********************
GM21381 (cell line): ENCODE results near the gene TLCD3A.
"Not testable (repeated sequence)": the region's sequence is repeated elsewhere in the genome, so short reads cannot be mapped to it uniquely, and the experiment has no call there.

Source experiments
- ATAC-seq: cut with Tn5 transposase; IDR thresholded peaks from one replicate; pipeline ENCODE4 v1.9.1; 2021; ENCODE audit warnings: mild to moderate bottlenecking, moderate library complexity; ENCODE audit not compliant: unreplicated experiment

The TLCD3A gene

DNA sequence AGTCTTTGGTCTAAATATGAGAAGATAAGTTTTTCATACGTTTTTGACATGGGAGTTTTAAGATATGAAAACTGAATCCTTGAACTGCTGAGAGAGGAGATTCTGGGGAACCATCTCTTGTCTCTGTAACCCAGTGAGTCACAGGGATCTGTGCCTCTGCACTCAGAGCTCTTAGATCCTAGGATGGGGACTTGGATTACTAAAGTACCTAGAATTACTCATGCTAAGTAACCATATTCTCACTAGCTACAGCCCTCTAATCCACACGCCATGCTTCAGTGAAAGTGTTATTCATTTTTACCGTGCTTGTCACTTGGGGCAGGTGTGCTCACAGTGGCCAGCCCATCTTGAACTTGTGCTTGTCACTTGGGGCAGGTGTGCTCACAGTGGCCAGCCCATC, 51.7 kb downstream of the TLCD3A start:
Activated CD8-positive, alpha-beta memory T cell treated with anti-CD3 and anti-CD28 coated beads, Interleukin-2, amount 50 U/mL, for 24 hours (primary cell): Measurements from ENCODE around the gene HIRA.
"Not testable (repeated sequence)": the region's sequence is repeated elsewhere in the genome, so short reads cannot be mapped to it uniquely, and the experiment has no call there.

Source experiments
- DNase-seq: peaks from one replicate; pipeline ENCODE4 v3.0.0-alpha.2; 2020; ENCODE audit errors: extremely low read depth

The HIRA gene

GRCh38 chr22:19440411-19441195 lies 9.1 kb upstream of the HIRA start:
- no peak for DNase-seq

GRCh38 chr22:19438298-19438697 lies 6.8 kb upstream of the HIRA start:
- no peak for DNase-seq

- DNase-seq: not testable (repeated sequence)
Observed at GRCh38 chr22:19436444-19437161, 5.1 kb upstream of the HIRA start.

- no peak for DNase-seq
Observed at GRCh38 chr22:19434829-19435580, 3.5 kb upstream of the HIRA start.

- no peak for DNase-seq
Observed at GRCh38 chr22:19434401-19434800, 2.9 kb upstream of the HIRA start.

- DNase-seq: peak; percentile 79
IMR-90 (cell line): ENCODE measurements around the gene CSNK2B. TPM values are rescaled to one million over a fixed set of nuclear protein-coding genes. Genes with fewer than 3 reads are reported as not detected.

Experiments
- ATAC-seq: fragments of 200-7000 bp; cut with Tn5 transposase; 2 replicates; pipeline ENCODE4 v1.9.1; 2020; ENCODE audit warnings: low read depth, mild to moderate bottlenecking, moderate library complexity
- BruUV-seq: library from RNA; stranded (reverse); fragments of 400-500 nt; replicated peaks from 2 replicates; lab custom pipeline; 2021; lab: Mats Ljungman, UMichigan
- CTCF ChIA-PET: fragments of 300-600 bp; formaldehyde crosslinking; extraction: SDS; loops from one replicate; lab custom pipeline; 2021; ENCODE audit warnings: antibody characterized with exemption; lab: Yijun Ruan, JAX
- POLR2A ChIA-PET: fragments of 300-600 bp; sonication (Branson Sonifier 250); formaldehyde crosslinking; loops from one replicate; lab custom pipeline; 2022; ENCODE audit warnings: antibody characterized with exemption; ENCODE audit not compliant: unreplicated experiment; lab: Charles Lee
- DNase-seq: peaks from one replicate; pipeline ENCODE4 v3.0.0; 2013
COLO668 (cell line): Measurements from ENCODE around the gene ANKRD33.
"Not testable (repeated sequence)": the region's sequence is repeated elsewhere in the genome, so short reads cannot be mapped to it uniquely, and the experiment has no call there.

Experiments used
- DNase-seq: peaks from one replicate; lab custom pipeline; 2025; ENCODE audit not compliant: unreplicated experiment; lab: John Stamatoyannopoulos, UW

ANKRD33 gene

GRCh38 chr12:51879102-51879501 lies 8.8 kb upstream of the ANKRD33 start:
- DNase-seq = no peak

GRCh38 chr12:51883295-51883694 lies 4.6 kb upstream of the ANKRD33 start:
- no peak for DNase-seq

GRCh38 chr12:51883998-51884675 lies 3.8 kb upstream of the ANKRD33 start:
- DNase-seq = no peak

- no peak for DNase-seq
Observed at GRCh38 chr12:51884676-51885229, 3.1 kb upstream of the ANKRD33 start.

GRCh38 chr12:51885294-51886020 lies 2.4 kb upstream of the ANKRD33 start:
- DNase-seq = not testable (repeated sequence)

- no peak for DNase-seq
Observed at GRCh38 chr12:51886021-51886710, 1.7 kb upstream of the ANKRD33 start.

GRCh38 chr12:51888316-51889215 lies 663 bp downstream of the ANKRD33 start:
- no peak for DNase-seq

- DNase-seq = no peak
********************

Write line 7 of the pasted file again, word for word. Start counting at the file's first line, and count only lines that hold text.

Activated CD8-positive, alpha-beta memory T cell treated with anti-CD3 and anti-CD28 coated beads, Interleukin-2, amount 50 U/mL, for 24 hours (primary cell): Measurements from ENCODE around the gene HIRA.